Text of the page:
Fortunately I was sent a black & white shot of one in the early part of the last century, which cleary showed how the granite dust adhered to these wagons, which I used as my guide for the weathering work.


Next in line is a GWR autotrailer that requires some gentle abuse, a photo of which I shall post on the appropriate page once completed.


 TUESDAY June 25th

We enjoyed an excellent show at Warminster and I was delighted to see so many familiar faces there.

After a short break in the Isle of Wight - had to visit the preserved railway of course - it's back to the weathering once more.


One of many items that recently came my way for treatment is a Minerva Gunpowder Van, which I've weathered in typical in-service condition. I've popped a quick shot in Gallery 3 - Freight if you care to have a look.

It can be so tempting to overdo weathering and it pays to peer closely at real wagons of the type portrayed just to check how they really looked rather than imagining it all.

I found several photos of the period just to remind myself how weathering can appear quite contrasting and even coarsely speckled and dotted in places but softly understated in others. And all on the same vehicle, which is part of the challenge and pleasure derived from the procedures for me.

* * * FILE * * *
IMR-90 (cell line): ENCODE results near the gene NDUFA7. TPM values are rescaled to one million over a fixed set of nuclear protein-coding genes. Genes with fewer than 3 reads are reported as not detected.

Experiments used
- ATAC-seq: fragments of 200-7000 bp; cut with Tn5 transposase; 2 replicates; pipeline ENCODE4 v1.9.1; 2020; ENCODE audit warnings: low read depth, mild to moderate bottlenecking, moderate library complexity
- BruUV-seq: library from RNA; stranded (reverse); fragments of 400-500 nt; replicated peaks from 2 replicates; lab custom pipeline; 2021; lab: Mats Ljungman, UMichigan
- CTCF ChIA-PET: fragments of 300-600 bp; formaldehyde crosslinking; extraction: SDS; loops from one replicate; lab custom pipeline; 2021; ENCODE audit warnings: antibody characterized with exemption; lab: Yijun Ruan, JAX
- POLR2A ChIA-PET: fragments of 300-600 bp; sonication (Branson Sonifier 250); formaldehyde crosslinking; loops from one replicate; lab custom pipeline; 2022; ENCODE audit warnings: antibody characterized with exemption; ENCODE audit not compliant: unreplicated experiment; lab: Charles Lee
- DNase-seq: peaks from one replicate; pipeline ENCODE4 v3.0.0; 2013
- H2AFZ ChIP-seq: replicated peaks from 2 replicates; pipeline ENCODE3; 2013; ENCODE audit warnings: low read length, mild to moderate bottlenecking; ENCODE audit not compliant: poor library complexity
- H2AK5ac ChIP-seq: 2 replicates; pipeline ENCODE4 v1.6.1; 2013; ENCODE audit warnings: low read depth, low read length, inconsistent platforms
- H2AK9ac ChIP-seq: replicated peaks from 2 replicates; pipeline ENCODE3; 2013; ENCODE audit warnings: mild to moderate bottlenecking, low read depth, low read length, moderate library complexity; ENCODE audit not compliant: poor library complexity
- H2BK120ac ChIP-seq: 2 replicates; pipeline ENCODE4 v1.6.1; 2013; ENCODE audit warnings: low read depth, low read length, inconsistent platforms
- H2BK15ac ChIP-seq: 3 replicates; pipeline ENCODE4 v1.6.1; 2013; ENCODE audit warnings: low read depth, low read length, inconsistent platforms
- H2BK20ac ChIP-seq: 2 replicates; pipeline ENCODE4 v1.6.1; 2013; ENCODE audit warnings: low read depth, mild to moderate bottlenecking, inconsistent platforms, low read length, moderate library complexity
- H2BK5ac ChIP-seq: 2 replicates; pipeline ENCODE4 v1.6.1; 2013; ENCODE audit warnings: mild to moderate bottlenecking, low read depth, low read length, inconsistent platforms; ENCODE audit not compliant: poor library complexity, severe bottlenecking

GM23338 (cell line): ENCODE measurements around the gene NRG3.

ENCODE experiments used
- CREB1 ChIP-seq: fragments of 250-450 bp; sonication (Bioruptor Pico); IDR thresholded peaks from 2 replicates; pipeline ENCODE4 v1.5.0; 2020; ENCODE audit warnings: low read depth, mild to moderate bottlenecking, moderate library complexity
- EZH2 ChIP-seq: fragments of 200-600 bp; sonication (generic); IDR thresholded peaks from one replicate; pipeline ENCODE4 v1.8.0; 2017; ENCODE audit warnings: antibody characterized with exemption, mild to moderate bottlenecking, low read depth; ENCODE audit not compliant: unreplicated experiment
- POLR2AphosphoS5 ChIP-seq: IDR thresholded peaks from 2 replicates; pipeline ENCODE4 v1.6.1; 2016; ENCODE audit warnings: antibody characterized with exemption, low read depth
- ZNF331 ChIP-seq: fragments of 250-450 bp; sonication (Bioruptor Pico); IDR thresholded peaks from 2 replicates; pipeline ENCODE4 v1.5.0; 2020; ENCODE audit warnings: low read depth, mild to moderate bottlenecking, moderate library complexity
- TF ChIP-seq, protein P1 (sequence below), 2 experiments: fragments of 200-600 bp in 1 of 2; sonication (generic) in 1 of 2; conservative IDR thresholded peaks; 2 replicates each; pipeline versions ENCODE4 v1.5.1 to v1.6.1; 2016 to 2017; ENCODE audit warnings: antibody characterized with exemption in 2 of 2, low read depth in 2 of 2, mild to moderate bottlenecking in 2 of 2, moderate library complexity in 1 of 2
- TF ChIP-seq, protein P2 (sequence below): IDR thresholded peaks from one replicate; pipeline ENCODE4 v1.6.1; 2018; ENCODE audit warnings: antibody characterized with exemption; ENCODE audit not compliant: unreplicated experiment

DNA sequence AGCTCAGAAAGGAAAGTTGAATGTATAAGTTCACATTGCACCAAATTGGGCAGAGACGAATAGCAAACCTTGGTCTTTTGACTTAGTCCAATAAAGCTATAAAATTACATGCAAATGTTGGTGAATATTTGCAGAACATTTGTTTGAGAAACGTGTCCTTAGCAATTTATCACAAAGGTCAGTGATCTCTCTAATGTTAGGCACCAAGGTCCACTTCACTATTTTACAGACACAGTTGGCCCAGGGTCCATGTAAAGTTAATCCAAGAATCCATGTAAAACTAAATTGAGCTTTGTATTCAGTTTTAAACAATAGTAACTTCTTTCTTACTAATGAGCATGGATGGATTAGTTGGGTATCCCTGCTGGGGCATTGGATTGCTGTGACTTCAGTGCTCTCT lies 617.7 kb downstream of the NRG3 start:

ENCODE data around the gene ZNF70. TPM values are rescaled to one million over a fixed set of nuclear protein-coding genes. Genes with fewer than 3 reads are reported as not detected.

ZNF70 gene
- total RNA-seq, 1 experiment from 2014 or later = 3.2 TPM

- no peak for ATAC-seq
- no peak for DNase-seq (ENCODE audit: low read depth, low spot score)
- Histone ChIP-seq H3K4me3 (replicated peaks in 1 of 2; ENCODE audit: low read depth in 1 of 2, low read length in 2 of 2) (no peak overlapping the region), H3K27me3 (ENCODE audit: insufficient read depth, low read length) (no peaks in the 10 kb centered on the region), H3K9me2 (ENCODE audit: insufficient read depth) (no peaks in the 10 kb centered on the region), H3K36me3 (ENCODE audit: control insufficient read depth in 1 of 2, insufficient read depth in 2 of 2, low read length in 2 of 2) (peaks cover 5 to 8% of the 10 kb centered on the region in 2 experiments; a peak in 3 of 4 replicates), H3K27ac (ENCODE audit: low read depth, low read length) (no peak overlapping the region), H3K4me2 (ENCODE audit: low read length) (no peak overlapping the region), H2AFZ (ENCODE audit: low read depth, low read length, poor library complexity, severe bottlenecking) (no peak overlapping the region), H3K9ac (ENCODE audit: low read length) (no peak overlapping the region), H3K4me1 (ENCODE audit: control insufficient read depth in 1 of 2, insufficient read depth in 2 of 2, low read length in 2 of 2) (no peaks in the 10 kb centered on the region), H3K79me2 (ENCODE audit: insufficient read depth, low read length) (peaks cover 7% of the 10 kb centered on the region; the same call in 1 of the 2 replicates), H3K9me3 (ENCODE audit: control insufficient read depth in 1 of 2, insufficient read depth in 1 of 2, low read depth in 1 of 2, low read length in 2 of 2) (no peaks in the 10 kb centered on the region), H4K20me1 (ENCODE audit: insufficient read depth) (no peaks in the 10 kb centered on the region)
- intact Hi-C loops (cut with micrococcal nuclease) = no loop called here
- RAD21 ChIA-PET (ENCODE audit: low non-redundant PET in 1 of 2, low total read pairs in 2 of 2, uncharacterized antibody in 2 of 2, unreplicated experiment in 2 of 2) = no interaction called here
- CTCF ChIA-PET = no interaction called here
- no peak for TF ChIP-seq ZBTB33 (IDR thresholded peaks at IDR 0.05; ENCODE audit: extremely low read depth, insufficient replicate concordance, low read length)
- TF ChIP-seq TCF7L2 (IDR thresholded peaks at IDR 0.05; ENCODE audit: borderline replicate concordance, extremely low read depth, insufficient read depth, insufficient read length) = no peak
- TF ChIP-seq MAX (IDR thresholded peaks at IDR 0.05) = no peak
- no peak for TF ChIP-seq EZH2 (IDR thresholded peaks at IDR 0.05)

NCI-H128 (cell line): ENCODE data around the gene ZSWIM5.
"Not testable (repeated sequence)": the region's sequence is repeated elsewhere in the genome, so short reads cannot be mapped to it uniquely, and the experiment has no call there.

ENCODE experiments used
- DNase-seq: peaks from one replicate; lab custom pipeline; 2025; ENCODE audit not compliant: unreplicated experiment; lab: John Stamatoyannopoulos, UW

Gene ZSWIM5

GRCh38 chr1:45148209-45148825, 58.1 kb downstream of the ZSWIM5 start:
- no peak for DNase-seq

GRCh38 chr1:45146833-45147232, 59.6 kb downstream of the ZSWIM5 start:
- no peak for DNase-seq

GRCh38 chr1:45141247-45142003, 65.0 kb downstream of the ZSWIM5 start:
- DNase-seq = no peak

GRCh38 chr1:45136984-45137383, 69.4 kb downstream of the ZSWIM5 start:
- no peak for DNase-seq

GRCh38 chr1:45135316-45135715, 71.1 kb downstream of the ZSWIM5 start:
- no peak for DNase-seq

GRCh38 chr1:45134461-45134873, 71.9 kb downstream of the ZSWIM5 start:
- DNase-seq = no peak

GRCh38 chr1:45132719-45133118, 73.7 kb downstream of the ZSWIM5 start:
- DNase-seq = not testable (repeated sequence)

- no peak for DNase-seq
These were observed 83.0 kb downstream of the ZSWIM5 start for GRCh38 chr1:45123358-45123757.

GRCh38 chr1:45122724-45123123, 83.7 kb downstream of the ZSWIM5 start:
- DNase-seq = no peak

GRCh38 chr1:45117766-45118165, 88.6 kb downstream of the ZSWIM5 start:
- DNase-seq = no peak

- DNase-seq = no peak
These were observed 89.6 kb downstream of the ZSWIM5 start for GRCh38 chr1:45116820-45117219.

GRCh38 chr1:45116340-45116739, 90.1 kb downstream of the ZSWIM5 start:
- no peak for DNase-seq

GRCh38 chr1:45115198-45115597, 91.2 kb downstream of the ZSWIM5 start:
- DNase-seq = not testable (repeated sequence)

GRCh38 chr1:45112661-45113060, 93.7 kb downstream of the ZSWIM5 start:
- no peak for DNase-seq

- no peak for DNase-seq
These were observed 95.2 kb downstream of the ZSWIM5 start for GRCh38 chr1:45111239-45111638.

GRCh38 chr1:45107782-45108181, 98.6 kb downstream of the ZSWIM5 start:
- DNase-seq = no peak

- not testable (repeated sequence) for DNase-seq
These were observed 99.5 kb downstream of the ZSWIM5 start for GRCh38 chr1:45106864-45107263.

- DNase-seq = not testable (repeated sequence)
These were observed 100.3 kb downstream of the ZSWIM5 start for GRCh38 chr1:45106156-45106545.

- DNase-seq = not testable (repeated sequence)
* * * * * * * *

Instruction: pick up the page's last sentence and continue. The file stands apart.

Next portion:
Just added to Gallery 2 is yet another Dean Goods from the Lee Marsh stable. This one is in the same Great Western livery but very slightly cleaner than the previous example I posted. Being in the same Gallery you can flip between them to hopefully see the subtle differences in weathering.


TUESDAY May 28th

Whilst carrying out further research on the diesel I mentioned, I took the opportunity to slip in another Lee Marsh Dean Goods into my weathering schedule. 

Previous examples have featured BR black liveries and another is due to be started fairly soon, so it made a change to weather an earlier Great Western liveried version.

A specific medium weathered finish was requested, as opposed to the heavier, slightly more care worn BR versions you've seen before, the outcome of which can be found in Gallery 2 if you care to have  look.


TUESDAY May 21st

Been working on items that weren't destined to be featured here, but have also just finished weathering a Masterpiece streamlined Coronation class locomotive that I can show you.

Locating colour photos of these in everyday use, rather than bulled up to the nines for publicity shots of the period, hasn't been easy.

However I did stumble across one slightly washed out colour image online and used this to gauge the degree of weathering it featured.  I've popped a view of the model in Gallery 1 for inspection.


Next on my workbench is a foreign diesel that will make an interesting change of prototype in both style and weathering attributes. Watch this space . . .


MONDAY April 8th

The Dapol brake van, which I've fitted with modified Slaters scaleseven wheels then repainted and lettered in London Transport livery to accompany the pannier, can be inspected in GALLERY 3 - FREIGHT.


TUESDAY April 2nd

Finished updating the weathering of Masterpiece Brit. BOADICEA, photos of which I've just added to Gallery 1 for your interest.

Also completed is a Castle - again a view of this is in the same gallery.